Theodore Roosevelt’s opening line was hardly remarkable for a presidential campaign speech: “Friends, I shall ask you to be as quiet as possible.” His second line, however, was a bombshell.
“I don’t know whether you fully understand that I have just been shot.”
Clearly, Roosevelt had buried the lede. The horrified audience in the Milwaukee Auditorium on October 14, 1912, gasped as the former president unbuttoned his vest to reveal his bloodstained shirt. “It takes more than that to kill a bull moose,” the wounded candidate assured them. He reached into his coat pocket and pulled out a bullet-riddled, 50-page speech. Holding up his prepared remarks, which had two big holes blown through each page, Roosevelt continued. “Fortunately I had my manuscript, so you see I was going to make a long speech, and there is a bullet—there is where the bullet went through—and it probably saved me from it going into my heart. The bullet is in me now, so that I cannot make a very long speech, but I will try my best.”
Only two days before, the editor-in-chief of The Outlook characterized Roosevelt as “an electric battery of inexhaustible energy,” and for the next 90 minutes the 53-year-old former president proved it. “I give you my word, I do not care a rap about being shot; not a rap,” he claimed. Few could doubt him. Although his voice weakened and his breath shortened, Roosevelt glared at his nervous aides whenever they begged him to stop speaking or positioned themselves around the podium to catch him if he collapsed. Only with the speech completed did he agree to visit the hospital.
The shooting had occurred just after 8 p.m. as Roosevelt entered his car outside the Gilpatrick Hotel. As he stood up in the open-air automobile and waved his hat with his right hand to the crowd, a flash from a Colt revolver 5 feet away lit up the night. The candidate’s stenographer quickly put the would-be assassin in a half nelson and grabbed the assailant’s right wrist to prevent him from firing a second shot.
The well-wishing crowd morphed into a bloodthirsty pack, raining blows on the shooter and shouting, “Kill him!” According to an eyewitness, one man was “the coolest and least excited of anyone in the frenzied mob”: Roosevelt. The man who had been propelled to the Oval Office after an assassin felled President William McKinley bellowed out, “Don’t hurt him. Bring him here. I want to see him.” Roosevelt asked the shooter, “What did you do it for?” With no answer forthcoming, he said, “Oh, what’s the use? Turn him over to the police.”
Although there were no outward signs of blood, the former president reached inside his heavy overcoat and felt a dime-sized bullet hole on the right side of his chest. “He pinked me,” Roosevelt told a party official. He coughed into his hand three times. Not seeing any telltale blood, he determined that the bullet hadn’t penetrated his lungs. An accompanying doctor naturally told the driver to head directly to the hospital, but Colonel Roosevelt gave different marching orders: “You get me to that speech.”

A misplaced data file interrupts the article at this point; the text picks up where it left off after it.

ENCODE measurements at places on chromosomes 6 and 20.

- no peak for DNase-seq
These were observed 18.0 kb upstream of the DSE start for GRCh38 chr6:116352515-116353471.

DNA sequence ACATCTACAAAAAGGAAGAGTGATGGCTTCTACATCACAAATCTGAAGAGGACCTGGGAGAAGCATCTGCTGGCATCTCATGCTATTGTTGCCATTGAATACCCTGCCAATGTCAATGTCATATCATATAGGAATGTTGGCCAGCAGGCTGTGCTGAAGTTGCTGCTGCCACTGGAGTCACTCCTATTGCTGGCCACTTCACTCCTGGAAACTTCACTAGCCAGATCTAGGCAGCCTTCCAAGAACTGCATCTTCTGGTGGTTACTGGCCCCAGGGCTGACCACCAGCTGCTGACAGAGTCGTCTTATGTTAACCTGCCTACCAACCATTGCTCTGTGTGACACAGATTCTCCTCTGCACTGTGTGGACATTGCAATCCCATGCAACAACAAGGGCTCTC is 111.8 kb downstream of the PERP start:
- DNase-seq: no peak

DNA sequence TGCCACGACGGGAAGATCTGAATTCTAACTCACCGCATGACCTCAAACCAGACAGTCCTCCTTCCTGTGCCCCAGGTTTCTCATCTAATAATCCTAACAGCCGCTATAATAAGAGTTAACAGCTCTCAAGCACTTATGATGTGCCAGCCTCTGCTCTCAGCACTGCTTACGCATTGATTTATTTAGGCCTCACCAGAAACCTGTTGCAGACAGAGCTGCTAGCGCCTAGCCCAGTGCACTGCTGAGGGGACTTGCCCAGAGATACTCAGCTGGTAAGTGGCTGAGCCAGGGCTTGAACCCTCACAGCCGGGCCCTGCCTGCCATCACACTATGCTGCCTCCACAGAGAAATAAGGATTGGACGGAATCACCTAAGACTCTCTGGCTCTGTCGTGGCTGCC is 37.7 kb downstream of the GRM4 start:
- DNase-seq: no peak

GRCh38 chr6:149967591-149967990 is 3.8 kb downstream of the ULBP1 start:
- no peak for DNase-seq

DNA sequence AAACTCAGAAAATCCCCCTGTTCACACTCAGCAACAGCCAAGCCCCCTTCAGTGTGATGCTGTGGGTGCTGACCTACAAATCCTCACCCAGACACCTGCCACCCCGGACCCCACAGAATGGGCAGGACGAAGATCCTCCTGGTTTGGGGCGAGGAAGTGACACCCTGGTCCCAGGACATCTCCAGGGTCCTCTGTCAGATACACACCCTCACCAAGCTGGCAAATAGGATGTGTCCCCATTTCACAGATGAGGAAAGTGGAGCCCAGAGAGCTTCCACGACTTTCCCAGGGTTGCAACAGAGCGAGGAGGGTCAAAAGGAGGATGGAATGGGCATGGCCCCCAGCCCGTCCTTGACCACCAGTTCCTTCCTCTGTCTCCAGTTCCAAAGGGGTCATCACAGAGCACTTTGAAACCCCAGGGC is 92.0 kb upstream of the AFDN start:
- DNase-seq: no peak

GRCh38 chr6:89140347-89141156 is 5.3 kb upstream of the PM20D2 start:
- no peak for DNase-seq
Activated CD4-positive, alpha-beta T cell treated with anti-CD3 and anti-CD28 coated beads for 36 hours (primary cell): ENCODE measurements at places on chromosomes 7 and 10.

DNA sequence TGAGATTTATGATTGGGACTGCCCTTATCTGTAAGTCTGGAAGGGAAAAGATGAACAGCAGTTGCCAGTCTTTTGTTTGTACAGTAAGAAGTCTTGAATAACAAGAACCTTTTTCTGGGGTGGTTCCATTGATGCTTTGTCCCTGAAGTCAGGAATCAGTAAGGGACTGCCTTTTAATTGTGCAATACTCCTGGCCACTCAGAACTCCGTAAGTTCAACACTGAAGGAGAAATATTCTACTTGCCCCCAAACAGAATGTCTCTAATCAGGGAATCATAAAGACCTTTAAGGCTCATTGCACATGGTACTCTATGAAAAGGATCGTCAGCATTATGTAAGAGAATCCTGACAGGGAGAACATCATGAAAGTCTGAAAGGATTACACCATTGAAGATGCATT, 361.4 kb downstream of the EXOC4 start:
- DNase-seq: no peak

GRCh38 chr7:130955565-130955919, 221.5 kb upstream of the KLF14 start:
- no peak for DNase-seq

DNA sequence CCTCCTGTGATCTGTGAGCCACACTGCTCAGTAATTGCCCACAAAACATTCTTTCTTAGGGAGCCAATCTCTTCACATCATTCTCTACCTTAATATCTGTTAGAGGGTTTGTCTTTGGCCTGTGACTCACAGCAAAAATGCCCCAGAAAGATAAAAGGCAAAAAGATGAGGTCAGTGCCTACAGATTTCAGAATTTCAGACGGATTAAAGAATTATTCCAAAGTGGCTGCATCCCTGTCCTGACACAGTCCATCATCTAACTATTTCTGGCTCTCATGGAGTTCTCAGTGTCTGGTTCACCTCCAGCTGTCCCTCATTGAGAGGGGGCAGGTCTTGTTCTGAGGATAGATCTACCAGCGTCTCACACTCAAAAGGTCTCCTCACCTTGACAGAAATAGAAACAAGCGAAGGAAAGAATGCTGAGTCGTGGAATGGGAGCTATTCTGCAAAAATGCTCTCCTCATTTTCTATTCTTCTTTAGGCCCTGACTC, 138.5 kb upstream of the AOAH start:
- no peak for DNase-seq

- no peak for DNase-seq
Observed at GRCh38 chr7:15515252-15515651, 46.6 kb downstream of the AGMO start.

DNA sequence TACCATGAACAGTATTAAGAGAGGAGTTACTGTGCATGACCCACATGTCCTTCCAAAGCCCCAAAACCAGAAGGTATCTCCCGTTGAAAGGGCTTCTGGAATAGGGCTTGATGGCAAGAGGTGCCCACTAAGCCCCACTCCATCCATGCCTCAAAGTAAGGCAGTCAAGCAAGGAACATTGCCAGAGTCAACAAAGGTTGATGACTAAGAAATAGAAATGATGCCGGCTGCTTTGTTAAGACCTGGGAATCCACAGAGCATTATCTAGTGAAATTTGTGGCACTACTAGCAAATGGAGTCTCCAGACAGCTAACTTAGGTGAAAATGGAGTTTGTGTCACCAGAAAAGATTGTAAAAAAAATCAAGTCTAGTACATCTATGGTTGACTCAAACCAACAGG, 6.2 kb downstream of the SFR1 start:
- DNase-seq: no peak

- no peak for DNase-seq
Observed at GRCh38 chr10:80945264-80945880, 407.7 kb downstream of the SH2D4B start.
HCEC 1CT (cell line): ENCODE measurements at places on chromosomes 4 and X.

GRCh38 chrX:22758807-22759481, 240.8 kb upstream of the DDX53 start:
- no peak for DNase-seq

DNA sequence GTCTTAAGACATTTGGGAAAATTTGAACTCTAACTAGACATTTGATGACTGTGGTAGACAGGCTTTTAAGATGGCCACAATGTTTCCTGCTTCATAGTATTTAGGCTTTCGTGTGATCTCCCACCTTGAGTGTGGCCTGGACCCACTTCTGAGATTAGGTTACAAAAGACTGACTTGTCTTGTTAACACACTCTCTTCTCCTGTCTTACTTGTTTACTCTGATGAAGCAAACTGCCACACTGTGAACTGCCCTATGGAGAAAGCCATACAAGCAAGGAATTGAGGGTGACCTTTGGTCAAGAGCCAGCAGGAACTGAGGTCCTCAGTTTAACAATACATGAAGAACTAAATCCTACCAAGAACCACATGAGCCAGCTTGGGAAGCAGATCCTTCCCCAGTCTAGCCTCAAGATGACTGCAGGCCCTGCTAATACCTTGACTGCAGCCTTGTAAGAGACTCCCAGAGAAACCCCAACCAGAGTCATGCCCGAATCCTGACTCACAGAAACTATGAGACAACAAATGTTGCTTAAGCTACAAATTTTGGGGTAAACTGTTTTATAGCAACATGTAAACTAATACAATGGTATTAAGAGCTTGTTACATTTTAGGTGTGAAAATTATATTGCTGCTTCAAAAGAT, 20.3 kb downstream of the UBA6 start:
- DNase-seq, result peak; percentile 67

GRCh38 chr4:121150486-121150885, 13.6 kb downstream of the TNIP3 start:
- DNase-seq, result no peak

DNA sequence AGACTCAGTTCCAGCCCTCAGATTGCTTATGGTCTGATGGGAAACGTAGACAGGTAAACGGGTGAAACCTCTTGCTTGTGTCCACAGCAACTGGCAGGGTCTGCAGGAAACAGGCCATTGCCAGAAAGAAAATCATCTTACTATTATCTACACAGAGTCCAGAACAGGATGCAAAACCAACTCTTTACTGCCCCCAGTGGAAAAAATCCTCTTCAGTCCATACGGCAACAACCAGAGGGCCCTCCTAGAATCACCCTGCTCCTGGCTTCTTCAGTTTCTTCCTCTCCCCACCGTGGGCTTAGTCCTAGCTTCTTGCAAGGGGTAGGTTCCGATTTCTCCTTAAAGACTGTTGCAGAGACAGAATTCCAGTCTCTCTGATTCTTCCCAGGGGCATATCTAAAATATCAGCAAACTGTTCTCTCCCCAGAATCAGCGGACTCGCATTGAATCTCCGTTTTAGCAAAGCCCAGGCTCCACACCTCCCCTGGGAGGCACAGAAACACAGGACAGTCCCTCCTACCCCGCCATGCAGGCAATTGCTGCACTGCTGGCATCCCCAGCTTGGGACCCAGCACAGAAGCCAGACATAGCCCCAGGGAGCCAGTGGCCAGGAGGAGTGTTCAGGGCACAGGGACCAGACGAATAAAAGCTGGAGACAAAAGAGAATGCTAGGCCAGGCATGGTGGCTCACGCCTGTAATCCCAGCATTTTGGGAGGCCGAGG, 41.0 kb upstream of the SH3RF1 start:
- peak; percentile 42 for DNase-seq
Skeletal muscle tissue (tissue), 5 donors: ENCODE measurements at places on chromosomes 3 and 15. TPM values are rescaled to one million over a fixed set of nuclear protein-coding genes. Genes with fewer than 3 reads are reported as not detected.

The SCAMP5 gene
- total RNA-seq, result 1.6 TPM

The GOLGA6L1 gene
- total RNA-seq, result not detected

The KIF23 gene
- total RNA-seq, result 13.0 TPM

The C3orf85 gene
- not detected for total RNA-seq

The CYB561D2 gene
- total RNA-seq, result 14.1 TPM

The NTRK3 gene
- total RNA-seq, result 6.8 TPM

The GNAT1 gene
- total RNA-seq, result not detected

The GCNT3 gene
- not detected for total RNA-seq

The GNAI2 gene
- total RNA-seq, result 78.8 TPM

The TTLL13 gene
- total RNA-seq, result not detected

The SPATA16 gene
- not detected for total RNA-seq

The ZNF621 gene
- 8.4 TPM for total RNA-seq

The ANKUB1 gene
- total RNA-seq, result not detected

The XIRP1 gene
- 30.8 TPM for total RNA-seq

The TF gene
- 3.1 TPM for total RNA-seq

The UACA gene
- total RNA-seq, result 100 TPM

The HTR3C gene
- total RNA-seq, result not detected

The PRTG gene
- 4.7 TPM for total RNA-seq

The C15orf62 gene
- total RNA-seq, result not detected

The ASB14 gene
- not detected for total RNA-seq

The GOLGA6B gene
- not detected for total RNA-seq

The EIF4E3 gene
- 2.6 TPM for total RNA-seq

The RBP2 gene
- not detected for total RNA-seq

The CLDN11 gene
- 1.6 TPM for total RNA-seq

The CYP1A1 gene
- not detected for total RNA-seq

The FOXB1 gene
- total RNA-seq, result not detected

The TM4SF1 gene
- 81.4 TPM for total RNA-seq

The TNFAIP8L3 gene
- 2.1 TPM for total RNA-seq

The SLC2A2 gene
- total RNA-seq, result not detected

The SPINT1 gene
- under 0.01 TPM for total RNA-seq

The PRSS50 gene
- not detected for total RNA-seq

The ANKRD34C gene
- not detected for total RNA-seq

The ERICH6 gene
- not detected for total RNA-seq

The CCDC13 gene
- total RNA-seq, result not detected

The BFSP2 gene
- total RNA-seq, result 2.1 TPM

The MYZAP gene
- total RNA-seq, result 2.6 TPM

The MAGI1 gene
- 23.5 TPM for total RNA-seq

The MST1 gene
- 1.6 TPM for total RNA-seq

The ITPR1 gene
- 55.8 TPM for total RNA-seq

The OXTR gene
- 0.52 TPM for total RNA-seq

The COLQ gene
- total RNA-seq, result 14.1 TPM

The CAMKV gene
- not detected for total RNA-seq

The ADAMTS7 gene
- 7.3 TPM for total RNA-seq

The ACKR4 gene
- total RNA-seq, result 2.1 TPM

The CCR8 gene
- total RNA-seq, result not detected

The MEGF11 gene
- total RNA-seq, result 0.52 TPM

X-rays taken after the campaign event showed the bullet lodged against Roosevelt’s fourth right rib on an upward path to his heart. Fortunately, the projectile had been slowed by his dense overcoat, steel-reinforced eyeglass case and hefty speech squeezed into his inner right jacket pocket. Roosevelt dictated a telegram to his wife that said he was “in excellent shape” and that the “trivial” wound wasn’t “a particle more serious than one of the injuries any of the boys used continually to be having.”
Even before the shooting, the 1912 presidential campaign had been a raucous one, with the former Republican president challenging his party’s standard-bearer (and his handpicked successor), incumbent William Howard Taft. The internecine fight, so fierce that barbed wire concealed by patriotic bunting defended the podium at the Republican Convention, tore the Grand Old Party apart. Roosevelt went rogue and ran under the banner of the Progressive Party, nicknamed the “Bull Moose Party.” Blasted by political opponents and elements of the press for being a power-hungry traitor willing to break the tradition of two-term presidencies, Roosevelt told the Milwaukee audience that the campaign’s inflamed political rhetoric contributed to the shooting. “It is a very natural thing,” he said, “that weak and vicious minds should be inflamed to acts of violence by the kind of awful mendacity and abuse that have been heaped upon me for the last three months by the papers.”
The “weak” mind responsible for the assassination attempt belonged to 36-year-old John Schrank, an unemployed New York City saloonkeeper who had stalked his prey around the country for weeks. A handwritten screed found in his pockets reflected the troubled thoughts of a paranoid schizophrenic. “To the people of the United States,” Schrank had written. “In a dream I saw President McKinley sit up in his coffin pointing at a man in a monk’s attire in whom I recognized Theodore Roosevelt. The dead president said—This is my murderer—avenge my death.” Schrank also claimed he acted to defend the two-term tradition of American presidents. “I did not intend to kill the citizen Roosevelt,” the shooter said at his trial. “I intended to kill Theodore Roosevelt, the third termer.” Schrank pled guilty, was determined to be insane and was confined for life in a Wisconsin state asylum.
Doctors determined it was safer to leave the bullet embedded deep in Roosevelt’s chest than to operate, although the shooting exacerbated his chronic rheumatoid arthritis for the rest of his life. Even though the attempted assassination unleashed a wave of sympathy for Roosevelt, the Republican split led to an easy victory by Democrat Woodrow Wilson on Election Day. Roosevelt came in second with 27 percent of the vote, the highest percentage of any third-party candidate in American history.